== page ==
The Story of Fabric

Fashion is one of the leading polluting industries in the world. The production of fabrics is especially harmful. It consumes an extreme amount of resources, releases CO2 and other chemicals into our environment and creates tons of waste. In this blog post, I hope to give you an in-depth look at how fabrics are produced and the impact they make.

Fabric Production

In pre-industrial times, most fabrics were made from natural fibers. Cotton, wool and silk were the main sources from which all clothing came. This changed with the industrial age and the mass production of synthetic fabrics. So what is a synthetic fabric? Essentially, synthetic fabrics – Polyester, Rayon, Acrylic, Nylon – are all based from petroleum and coal. This means that fossil fuels are used to produce these fibers, the same derivatives as gasoline and plastic. This plastic is just simply produced to be thin and malleable thread that is then weaved into fabrics.

As the fast-fashion industry continues to grow, so does the demand for man-made synthetic fabrics. An estimated 55.2 Million Tons of man-made fibers was produced in 2014, and this number is expected to rise in coming years. The production of these fabrics is not only resource heavy, it is also has a lasting effect on our planet. Much like other plastics and man-made products, synthetic fibers do not break down. This means they will continue to fill landfills and pollute the planet centuries after you have grown tired of your garments.


 Treatment and Dying

As if the productions of these synthetic fibers was not enough, these fabrics are then treated with toxic chemicals. In order to achieve wrinkle-free, anti-cling and waterproof finishes, many of these fabrics are treated with Formaldehyde, flame retardants, and per fluorinated chemicals like teflon. These chemicals are proven to be toxic to humans, and can seep into our systems through our daily wears. Is the convenience of not having to iron your clothes worth exposing your body to harmful chemicals?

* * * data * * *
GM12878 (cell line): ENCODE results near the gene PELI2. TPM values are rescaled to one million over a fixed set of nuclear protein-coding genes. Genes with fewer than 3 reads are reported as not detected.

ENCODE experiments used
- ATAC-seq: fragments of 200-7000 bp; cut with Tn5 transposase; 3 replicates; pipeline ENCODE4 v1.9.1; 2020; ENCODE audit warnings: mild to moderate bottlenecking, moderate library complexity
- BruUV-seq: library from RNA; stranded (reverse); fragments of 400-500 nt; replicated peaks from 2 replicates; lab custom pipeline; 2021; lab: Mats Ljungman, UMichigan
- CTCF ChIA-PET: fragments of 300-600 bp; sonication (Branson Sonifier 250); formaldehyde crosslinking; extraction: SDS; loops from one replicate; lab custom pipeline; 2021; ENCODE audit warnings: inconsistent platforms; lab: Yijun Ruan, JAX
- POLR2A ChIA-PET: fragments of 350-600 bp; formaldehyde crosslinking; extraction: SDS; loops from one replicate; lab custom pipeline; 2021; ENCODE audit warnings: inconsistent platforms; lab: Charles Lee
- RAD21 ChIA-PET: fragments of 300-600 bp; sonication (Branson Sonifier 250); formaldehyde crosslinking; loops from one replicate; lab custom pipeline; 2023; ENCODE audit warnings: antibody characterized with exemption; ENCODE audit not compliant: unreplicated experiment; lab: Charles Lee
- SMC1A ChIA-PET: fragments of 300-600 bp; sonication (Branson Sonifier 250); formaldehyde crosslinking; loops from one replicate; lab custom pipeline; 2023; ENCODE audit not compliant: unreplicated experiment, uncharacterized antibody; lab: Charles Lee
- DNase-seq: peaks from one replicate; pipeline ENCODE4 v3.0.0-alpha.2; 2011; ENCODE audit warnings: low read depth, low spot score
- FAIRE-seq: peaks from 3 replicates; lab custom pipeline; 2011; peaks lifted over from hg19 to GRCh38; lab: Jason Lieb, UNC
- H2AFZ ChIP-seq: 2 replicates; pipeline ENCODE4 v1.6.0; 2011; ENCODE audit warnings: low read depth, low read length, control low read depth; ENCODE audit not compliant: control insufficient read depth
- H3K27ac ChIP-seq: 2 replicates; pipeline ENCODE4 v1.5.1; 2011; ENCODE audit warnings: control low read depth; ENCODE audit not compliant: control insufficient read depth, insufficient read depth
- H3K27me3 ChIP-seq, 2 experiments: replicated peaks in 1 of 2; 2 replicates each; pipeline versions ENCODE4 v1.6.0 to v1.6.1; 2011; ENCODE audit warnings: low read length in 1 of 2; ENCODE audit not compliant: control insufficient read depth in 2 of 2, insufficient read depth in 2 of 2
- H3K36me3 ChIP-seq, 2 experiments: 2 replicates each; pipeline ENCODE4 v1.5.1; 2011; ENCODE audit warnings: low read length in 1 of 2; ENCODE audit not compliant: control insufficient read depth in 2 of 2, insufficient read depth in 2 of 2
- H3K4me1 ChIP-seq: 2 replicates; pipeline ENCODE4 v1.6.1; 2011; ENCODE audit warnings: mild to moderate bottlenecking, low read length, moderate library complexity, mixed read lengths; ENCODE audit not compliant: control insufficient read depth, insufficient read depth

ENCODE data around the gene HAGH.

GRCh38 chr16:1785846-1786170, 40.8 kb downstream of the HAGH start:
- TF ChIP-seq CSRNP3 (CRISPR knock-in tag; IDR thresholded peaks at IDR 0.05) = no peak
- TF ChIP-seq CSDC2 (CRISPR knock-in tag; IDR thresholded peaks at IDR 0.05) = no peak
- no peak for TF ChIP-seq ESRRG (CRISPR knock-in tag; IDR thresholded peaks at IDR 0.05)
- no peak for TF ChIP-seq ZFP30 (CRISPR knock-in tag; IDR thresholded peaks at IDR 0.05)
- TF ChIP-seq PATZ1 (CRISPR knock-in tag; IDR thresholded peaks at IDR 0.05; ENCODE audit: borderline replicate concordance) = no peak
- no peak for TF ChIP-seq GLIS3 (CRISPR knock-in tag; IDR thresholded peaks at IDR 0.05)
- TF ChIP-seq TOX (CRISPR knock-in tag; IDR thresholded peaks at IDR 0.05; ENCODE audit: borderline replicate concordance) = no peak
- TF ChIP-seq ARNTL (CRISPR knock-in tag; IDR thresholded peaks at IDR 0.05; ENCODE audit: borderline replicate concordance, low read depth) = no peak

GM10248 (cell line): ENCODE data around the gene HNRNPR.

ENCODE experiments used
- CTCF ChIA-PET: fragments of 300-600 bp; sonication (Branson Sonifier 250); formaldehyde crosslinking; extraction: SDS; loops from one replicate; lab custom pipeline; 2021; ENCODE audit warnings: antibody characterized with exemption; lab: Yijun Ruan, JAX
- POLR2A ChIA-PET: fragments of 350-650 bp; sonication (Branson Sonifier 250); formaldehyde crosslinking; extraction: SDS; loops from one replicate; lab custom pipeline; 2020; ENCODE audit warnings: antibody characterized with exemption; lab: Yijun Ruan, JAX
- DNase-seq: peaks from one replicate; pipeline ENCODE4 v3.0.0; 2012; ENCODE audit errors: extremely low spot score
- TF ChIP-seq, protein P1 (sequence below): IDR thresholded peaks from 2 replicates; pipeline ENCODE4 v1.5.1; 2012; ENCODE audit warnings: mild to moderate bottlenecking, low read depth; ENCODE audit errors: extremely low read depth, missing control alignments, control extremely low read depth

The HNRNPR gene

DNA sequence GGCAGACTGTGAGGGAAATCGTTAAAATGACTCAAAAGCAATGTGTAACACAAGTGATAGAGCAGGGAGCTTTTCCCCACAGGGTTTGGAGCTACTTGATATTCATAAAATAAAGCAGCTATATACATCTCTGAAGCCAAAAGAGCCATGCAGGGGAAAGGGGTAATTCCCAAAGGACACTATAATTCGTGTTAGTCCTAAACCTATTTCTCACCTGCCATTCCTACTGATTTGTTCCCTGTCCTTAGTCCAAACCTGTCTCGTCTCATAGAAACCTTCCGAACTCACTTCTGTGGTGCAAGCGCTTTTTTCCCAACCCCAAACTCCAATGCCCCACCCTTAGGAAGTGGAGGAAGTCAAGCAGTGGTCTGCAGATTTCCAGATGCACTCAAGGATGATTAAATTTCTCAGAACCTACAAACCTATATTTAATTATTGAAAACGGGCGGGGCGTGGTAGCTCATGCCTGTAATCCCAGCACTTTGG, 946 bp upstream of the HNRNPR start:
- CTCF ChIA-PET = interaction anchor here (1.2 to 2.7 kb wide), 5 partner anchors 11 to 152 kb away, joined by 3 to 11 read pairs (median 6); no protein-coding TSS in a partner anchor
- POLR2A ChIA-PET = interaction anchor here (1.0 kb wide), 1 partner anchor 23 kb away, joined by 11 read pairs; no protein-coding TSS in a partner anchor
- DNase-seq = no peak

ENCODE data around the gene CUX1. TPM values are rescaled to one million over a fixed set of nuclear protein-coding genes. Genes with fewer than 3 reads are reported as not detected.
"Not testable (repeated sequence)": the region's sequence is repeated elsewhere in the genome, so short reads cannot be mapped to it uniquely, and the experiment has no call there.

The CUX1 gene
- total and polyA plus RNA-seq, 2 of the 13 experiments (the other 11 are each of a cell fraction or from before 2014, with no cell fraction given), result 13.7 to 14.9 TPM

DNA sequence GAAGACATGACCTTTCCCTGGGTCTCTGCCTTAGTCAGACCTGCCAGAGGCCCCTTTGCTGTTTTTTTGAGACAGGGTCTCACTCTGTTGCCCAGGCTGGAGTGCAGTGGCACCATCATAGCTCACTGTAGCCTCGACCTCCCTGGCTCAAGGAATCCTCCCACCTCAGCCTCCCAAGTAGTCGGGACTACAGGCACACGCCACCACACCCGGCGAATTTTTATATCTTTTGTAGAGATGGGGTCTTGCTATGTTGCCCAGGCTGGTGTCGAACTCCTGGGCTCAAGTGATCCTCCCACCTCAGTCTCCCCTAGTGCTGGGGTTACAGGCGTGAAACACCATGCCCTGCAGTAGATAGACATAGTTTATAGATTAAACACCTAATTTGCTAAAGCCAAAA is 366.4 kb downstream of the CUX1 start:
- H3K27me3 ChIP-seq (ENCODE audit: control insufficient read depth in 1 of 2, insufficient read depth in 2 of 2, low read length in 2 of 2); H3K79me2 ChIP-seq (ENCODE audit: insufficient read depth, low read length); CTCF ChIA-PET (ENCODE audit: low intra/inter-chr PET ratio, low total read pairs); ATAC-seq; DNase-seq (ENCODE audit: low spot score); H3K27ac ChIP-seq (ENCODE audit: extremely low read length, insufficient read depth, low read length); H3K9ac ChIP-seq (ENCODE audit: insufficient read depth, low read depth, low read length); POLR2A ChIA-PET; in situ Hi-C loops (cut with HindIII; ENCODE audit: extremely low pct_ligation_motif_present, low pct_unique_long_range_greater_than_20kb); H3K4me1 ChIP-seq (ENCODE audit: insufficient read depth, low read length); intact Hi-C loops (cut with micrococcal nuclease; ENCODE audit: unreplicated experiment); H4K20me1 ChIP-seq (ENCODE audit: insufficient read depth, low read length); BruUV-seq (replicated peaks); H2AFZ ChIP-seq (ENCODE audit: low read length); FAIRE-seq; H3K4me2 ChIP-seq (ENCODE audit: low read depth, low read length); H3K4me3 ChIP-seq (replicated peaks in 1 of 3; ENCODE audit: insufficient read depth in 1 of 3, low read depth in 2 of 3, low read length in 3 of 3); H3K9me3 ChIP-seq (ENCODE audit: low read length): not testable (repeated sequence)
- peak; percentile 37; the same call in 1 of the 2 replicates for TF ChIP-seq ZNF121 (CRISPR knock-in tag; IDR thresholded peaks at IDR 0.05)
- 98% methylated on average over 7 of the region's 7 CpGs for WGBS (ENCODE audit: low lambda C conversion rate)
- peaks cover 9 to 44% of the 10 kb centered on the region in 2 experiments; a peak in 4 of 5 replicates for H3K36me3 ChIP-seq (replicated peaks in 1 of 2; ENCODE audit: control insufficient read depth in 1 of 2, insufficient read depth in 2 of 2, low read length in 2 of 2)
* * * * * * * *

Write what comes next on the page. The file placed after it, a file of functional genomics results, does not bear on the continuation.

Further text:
Additionally, to achieve bright, vibrant colors fabrics are also treated with chemical dyes. Many of the countries that manufacture these fabrics, such as China and India,  do not have reliable standards and practices, leading to dyes entering water sources. This is why environmental standards and protection agencies (like the EPA) are so important. They ensure that best practices are in place and prevent harmful chemicals from entering our environment.



You might have heard some discussion about microfibers in the news recently, as it has recently been discovered that microfibers are a new, serious threat to our environment. So what are they? Microfibers are tiny, microscopic pieces of material that are released by your clothing during the wash cycle. Washing machines pound your clothing against each other and the medal drums, giving your clothes a serious beating. Often you’ll notice that your cheap garments don’t hold up well after a few washes. It is because they weren’t designed to last and the fiber easily breaks down with this kind of wear and tear.

Microfibers pose a serious threat to the environment, because as stated before, they are tiny pieces of plastic that have been treated with chemicals and toxic dyes. Since these fibers are so thin, they are almost impossible to filter out of water systems. Now, there have been evidence of these microfibers in the blood stream of fish and other sea life, which eventually goes up the food chain into our own systems.


So what can I do?

Now that you are equipped and empowered with information about the problem, it’s time to proactively do something about it. So here are a few things I recommend:

  • When shopping, look for natural fibers – organic cotton, linen, tensil and viscose are some of my favorites
  • Find brands who use deadstock fabrics (fabrics that have already been produced and stored in warehouses, rather than ones who produce new fabrics)
  • It’s nearly impossible to escape man-made fabrics, so make sure you’re buying garments that are higher quality, that can last longer than lower-quality materials.
  • Wash your clothes only when really needed, and always wash in cold.
  • Hang dry and avoid putting clothes in the dryer (the high heat damages the fabric, causing more microfibers to be released your next wash)

I hope this blog has armed you with knowledge as you go forth and shop. Treat your clothes well, it’s been through a lot.


Con Mucho Amor,

Screen Shot 2017-03-03 at 12.47.35 PM.png

Jeans: The Reformation

Photography: Vanessa Acosta

Location: Los Angeles Fashion District


One thought on “The Story of Fabric

  1. What a great post! This is exactly the kind of post I’ve been searching for regarding fabrics. Thank you! Also, love the photos. Super artsy!


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